There’s a quote by Tim Berners-Lee, Director of W3C and inventor of the World Wide Web, that says, “The power of the web is in its universality”. As people who make a living by making websites, it’s our responsibility to ensure everyone has access to them. Web accessibility seems like a tall order on paper, but it’s definitely much easier than it sounds.

Our ten web accessibility guidelines are designed to ensure that all websites are universal.

This will not only help screen reader users, but will also improve browsing experience for slow connections. We’ve sorted our guidelines by implementation time to give you a clear picture of just how much effort you’ll have to put into this process. Before you get overwhelmed, take our word for it—it’s totally worth it.

First things first:

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Read full article at Source: 10 guidelines to improve your web accessibility | Aerolab

Accessibility | Improvements to the next udpate are already planned

In both the Windows Anniversary and Creators Update, Microsoft has added many new enhancements to features across the operating system to improve accessibility for its customers who have low vision, are blind, have a partial hearing loss or deafness in either or both ears, live with physical disabilities, or need assistance reading text on their computer screen.

All of these efforts and their future focus are based on the companies guiding principles and goals to make all of their products and services more accessible.

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Read full article at Source: Accessibility | Improvements to the next udpate are already planned | Windows 10 content from SuperSite for Windows

Accessibility Testing: Checkers & Development Tools Review

Tools of the Trade

In a different article, I outline the basics foundations of accessibility standards: “Understanding s508 & WCAG 2.0“. To further expand this, let’s look at various development tools to help author accessible content conformant to the Web Content Accessibility Guidelines (“WCAG”) 2.0 standards.

Getting Started

For a primer or refresher on what the Web Accessibility Initiative (WAI) is review the W3 Org website and its associated entries on this subject at https://www.w3.org/WAI/.

Checkers and Tools

W3 Org offers a great list of available tools for developers to use when checking content for accessibility conformance at https://www.w3.org/WAI/ER/tools/. Various filters can be applied to this list, in order to narrow-down best options. For this article, I applied the following filters:

  • Guidelines > WCAG 2.0 – W3C Web Content Accessibility Guidelines 2.0
  • Languages > English
  • License > Free and License > Open Source

From the filtered-list, I chose to explore the following tools/checkers:

Curated by (Lifekludger)
Read full article at Source.

 

Semantic HTML: The Unbearable Rightness of Being

This is the fourth post in a series on accessibility from Shopify’s UX team. We’re publishing posts every two weeks. Check out the introduction.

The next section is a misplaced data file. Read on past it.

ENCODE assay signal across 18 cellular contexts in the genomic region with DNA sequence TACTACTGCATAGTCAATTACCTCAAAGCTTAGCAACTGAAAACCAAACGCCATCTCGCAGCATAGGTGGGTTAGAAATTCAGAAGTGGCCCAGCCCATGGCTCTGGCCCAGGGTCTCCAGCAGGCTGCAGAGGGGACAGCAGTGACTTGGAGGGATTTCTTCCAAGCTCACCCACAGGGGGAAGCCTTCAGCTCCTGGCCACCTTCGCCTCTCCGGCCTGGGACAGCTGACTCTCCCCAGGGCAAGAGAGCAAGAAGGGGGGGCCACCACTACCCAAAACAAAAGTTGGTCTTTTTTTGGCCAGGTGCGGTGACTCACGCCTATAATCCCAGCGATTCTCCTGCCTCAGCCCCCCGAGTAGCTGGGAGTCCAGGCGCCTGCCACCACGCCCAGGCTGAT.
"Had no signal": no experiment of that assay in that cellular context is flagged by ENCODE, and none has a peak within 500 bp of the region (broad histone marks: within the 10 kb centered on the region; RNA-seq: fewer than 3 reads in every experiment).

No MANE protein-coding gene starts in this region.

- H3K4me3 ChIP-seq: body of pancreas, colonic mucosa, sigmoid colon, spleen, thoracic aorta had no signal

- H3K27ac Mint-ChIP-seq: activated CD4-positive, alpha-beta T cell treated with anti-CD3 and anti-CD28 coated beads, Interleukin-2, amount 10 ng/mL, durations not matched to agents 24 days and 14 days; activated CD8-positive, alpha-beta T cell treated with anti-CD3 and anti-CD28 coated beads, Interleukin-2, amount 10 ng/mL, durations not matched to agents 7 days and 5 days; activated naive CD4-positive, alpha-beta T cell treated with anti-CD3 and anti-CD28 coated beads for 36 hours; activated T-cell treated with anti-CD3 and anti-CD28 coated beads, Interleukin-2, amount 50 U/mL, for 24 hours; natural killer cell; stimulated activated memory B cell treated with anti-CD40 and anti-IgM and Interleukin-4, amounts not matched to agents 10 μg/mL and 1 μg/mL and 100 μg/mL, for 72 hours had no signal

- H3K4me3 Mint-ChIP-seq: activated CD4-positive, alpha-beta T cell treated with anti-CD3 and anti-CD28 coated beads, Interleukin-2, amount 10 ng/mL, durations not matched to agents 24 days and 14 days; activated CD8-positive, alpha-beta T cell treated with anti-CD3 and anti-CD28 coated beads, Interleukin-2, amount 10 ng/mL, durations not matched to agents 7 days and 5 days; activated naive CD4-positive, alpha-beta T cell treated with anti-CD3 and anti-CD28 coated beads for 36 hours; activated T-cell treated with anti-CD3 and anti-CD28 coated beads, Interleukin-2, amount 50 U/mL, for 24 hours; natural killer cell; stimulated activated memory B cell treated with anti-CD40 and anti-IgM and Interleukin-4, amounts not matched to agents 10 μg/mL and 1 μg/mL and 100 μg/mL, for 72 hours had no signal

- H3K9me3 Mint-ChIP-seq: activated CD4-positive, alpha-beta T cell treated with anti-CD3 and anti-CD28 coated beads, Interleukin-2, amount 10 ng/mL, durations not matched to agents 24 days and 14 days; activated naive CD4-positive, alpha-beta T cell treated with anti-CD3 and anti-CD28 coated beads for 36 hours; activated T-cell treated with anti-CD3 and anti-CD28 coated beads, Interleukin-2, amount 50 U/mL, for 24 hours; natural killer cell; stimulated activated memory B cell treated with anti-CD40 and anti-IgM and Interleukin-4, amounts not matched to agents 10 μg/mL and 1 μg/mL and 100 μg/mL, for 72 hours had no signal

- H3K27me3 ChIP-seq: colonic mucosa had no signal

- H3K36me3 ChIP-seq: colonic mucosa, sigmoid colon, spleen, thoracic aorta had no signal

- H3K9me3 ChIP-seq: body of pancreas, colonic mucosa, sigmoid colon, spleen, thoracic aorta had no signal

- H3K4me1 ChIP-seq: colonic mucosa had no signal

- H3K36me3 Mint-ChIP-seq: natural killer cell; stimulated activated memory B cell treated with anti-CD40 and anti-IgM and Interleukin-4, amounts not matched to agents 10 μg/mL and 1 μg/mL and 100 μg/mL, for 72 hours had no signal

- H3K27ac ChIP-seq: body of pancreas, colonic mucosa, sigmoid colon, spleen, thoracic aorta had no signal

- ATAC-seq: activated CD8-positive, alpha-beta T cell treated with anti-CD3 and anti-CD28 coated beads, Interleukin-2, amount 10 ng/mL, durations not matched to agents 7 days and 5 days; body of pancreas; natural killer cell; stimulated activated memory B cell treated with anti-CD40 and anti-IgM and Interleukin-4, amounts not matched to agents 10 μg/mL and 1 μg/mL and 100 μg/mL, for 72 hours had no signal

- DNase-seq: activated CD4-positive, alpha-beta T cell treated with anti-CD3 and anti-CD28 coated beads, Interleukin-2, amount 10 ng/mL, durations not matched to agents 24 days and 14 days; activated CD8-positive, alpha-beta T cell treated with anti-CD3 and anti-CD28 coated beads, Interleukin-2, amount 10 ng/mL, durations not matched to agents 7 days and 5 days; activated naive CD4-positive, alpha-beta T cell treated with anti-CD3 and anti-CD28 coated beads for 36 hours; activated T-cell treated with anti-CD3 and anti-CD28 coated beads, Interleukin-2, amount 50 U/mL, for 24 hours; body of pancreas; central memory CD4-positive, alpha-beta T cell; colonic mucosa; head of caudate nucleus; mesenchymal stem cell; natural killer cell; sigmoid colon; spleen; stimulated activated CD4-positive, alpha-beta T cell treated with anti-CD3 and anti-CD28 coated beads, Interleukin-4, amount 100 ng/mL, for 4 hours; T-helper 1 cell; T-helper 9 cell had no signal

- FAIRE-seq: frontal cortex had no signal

Using valid, semantic HTML is one of the most impactful ways to make your site more accessible. Writing semantic HTML means using the HTML element with the most specific, correct meaning for your task. For example, if you’re building a button, use a <button> element. With CSS and JavaScript you could make just about any element, e.g. a <div>, look like a button, but it won’t be a button.

This being is the reason semantic HTML is important for accessibility. Browsers have different behaviour depending on what an element is, not what it looks like. These differences can have a big impact on user experience.

How semantic HTML affects users

Consider this example (also available as a CodePen):

<div class="btn" onclick="alert('something')">do something</div>
<a href="#" class="btn" onclick="alert('something')">do something</a>
<button type="button" class="btn" onclick="alert('something')">do something</button>

 

 

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The 7 Factors that Influence User Experience 

User Experience (UX) is critical to the success or failure of a product in the market but what do we mean by UX? All too often UX is confused with usability which describes to some extent how easy a product is to use and it is true that UX as a discipline began with usability – however, UX has grown to accommodate rather more than usability and it is important to pay attention to all facets of the user experience in order to deliver successful products to market.

There are 7 factors that describe user experience, according to Peter Morville a pioneer in the UX field who was written several best-selling books and advises many Fortune 500 companies on UX:

  • Useful
  • Usable
  • Findable
  • Credible
  • Desirable
  • Accessible
  • Valuable

Let’s take a look at each factor in turn and what it means for the overall user experience:

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Read full article at Source: The 7 Factors that Influence User Experience | Interaction Design Foundation